Terra Collapse Sparks Stablecoin Regulation in the UK

A consultation paper suggests the Bank of England should oversee payment systems that “threaten the stability of the UK financial system”


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key takeaways

  • Proposal will give the Bank of England greater regulatory oversight over stablecoin issuers
  • Stablecoins are not yet an accepted form of payment in the UK, although proposals to legalize cryptocurrencies are in motion

UK regulators are concerned about the risks stablecoins pose to the wider financial system after the collapse of TerraUSD, an algorithmic stablecoin that lost its 1:1 peg to the US dollar earlier this month, plummeting to less than ten cents in under 24 hours.

“Since the initial commitment to regulate certain types of stablecoins, events in cryptoasset markets have further highlighted the need for appropriate regulation to help mitigate consumer, market integrity and financial stability risks,” the government said in a consultation paper Tuesday.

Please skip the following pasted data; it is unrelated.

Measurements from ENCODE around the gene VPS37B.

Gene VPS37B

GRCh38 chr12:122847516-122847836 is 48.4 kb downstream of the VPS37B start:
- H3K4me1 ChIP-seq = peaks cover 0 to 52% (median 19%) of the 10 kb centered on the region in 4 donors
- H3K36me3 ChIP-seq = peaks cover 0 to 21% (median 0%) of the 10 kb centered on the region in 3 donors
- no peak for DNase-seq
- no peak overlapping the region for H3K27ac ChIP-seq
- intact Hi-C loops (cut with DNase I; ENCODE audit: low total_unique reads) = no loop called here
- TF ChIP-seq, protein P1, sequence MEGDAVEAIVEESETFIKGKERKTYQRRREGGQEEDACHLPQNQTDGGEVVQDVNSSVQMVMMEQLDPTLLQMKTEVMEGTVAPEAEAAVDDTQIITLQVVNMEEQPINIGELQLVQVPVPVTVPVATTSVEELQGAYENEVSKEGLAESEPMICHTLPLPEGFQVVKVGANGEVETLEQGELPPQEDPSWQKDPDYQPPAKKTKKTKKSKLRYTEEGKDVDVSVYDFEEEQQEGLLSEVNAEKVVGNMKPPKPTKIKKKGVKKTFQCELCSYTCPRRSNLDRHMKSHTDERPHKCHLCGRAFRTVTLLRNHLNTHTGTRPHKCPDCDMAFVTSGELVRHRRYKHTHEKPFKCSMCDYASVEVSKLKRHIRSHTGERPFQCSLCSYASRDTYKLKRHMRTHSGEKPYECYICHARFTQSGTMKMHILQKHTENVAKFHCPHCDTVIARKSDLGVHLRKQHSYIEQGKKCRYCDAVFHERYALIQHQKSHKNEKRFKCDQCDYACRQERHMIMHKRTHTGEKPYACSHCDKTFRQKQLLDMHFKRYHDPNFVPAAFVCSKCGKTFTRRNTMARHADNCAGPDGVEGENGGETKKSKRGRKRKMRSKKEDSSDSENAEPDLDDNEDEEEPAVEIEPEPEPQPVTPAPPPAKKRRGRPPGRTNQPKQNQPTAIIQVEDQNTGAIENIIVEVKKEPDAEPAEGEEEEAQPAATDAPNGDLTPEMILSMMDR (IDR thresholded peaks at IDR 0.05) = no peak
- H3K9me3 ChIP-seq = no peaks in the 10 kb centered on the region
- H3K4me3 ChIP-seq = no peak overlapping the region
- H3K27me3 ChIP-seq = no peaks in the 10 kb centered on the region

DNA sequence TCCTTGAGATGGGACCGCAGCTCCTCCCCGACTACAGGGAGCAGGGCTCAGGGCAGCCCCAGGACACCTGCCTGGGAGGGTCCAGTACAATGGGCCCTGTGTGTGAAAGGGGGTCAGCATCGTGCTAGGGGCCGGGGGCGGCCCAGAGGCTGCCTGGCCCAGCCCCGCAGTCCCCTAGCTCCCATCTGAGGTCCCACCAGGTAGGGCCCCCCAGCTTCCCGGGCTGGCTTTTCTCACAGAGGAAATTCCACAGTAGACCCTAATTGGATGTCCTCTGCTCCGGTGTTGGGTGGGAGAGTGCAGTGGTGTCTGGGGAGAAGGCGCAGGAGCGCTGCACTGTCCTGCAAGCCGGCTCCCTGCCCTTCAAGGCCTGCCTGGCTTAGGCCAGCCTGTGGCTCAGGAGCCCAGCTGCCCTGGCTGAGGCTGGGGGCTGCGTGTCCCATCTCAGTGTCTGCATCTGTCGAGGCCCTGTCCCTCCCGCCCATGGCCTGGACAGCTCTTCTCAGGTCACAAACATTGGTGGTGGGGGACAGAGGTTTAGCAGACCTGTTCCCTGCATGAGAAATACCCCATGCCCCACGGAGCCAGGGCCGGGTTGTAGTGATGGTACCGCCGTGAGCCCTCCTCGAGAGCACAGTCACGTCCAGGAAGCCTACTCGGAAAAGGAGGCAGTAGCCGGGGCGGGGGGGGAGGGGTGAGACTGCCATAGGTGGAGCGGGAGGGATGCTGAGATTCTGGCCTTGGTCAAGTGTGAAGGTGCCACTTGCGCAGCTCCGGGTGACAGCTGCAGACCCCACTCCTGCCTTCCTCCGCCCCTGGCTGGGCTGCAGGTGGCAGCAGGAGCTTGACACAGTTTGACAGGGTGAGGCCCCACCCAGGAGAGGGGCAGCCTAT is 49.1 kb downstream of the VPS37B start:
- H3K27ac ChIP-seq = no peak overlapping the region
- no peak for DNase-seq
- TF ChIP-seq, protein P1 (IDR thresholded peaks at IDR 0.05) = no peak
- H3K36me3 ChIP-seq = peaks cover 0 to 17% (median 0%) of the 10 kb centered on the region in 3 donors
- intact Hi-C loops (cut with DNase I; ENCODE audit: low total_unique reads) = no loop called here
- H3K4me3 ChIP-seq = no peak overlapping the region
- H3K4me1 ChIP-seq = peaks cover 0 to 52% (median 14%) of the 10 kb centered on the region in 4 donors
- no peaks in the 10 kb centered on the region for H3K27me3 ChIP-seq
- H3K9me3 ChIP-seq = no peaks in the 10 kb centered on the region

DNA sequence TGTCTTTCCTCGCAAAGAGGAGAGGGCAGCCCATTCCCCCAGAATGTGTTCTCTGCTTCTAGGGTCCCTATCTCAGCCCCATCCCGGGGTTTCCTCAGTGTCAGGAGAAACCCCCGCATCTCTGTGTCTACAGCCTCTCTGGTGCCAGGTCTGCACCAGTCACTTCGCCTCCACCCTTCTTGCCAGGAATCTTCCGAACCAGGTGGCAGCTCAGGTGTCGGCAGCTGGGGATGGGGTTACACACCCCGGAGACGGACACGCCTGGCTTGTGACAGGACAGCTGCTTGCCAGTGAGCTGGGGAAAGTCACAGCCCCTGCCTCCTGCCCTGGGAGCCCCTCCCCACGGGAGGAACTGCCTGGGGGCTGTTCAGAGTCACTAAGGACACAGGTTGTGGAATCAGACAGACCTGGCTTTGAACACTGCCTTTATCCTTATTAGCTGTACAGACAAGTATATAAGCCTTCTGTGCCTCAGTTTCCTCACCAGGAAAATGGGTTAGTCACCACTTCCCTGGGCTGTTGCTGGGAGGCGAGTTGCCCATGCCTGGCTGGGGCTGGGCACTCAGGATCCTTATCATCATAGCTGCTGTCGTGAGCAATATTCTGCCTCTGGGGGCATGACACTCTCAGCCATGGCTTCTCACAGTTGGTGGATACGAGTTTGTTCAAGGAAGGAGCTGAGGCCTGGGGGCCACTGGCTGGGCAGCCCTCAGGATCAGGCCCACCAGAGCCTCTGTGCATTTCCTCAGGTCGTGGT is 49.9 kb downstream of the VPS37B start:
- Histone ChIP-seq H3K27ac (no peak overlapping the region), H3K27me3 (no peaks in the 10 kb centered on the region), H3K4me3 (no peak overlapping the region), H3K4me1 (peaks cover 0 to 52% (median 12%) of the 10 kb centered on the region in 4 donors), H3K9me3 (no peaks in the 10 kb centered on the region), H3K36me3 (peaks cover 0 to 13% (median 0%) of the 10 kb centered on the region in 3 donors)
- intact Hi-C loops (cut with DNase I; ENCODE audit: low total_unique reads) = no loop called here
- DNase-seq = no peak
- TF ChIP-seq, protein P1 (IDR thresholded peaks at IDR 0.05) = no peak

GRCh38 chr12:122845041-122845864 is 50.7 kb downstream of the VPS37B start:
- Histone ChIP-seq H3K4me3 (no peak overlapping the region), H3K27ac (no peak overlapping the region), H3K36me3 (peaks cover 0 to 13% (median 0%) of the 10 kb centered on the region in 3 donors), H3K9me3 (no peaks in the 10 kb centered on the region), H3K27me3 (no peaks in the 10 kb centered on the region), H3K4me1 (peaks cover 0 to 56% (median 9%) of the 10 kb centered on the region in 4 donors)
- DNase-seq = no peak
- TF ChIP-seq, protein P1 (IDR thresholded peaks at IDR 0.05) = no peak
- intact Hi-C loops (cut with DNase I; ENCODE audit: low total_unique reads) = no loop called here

The three-part paper suggests that the government will use existing regulations to ensure the Financial Conduct Authority (FCA) will have the ability to regulate electronic money and payments to protect consumers from payment firm insolvency.

It is also proposed that the Bank of England should be given regulatory oversight over any “systemically important” payment systems. “A payment system may be designated as systemic where deficiencies in its design or disruption to its operation may threaten the stability of the UK financial system or have significant consequences for businesses or other interests.”

In the case of Terra’s UST, it is uncertain whether any regulatory regime could have prevented its downfall, as it was a global and decentralized experiment in creating a stablecoin unbacked by either stable reserve assets or overcollateralization. All prior attempts to create a stablecoin maintained solely by algorithmic issuance and arbitrage incentives have failed.

Stablecoins are not yet an accepted form of payment in the UK, although proposals to legalize cryptocurrencies are in motion. Regulations around decentralized stablecoins will likely continue to pose a challenge to lawmakers.

The Treasury’s call for responses will close on August 2. 

UK regulators are not the only ones to address the concerns around the collapse of Terra. US Consumer Financial Protection Bureau Director Rohit Chopra told Bloomberg that the collapse of Terra illustrates that stablecoins may never be a substitute for the dollar. EU lawmakers are also looking to take bespoke legislative measures.

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